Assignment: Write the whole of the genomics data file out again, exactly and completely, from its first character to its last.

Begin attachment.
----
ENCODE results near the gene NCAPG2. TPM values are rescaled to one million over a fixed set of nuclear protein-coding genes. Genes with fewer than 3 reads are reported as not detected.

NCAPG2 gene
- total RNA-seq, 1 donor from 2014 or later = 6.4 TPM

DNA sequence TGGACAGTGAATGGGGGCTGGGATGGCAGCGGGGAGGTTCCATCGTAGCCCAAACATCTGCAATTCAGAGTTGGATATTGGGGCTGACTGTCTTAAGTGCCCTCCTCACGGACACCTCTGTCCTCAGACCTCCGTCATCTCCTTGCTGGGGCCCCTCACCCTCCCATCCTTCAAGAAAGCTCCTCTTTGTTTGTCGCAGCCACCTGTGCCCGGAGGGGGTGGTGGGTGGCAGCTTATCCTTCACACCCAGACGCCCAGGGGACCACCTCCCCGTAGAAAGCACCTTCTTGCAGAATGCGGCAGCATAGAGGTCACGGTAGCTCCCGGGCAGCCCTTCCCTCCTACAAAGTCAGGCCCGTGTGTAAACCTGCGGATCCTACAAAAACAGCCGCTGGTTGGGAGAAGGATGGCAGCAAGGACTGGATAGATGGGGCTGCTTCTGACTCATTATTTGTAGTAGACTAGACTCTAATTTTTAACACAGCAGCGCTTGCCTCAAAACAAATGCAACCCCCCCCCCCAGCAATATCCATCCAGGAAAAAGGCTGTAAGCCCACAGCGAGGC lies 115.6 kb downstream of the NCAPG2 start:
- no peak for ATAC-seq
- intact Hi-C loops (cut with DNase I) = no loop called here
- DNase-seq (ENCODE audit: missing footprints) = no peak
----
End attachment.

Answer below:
ENCODE results near the gene NCAPG2. TPM values are rescaled to one million over a fixed set of nuclear protein-coding genes. Genes with fewer than 3 reads are reported as not detected.

NCAPG2 gene
- total RNA-seq, 1 donor from 2014 or later = 6.4 TPM

DNA sequence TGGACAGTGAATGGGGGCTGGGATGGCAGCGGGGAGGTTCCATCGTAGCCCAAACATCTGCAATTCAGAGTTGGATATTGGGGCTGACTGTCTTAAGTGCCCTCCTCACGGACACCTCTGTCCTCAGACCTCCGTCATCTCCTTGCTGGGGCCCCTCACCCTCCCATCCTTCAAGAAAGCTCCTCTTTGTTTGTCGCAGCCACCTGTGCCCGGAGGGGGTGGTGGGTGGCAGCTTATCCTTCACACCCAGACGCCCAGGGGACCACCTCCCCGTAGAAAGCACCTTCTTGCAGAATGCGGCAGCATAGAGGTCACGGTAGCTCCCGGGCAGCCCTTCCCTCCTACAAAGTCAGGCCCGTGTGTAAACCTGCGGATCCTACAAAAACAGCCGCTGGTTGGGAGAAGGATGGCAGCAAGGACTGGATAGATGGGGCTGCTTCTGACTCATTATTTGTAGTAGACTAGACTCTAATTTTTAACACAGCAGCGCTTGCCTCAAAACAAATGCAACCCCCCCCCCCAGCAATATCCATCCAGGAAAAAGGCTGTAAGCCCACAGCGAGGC lies 115.6 kb downstream of the NCAPG2 start:
- no peak for ATAC-seq
- intact Hi-C loops (cut with DNase I) = no loop called here
- DNase-seq (ENCODE audit: missing footprints) = no peak